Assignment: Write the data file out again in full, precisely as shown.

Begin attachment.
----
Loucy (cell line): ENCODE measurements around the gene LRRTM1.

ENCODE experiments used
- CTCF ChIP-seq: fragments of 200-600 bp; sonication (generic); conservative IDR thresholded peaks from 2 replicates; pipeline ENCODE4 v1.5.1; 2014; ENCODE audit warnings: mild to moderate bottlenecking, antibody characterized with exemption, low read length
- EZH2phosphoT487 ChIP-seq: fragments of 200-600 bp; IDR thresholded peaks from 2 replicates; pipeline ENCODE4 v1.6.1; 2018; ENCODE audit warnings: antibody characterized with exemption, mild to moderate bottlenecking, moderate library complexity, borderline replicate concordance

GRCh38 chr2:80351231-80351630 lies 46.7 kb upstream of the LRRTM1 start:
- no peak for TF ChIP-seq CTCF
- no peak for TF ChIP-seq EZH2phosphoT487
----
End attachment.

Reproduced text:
Loucy (cell line): ENCODE measurements around the gene LRRTM1.

ENCODE experiments used
- CTCF ChIP-seq: fragments of 200-600 bp; sonication (generic); conservative IDR thresholded peaks from 2 replicates; pipeline ENCODE4 v1.5.1; 2014; ENCODE audit warnings: mild to moderate bottlenecking, antibody characterized with exemption, low read length
- EZH2phosphoT487 ChIP-seq: fragments of 200-600 bp; IDR thresholded peaks from 2 replicates; pipeline ENCODE4 v1.6.1; 2018; ENCODE audit warnings: antibody characterized with exemption, mild to moderate bottlenecking, moderate library complexity, borderline replicate concordance

GRCh38 chr2:80351231-80351630 lies 46.7 kb upstream of the LRRTM1 start:
- no peak for TF ChIP-seq CTCF
- no peak for TF ChIP-seq EZH2phosphoT487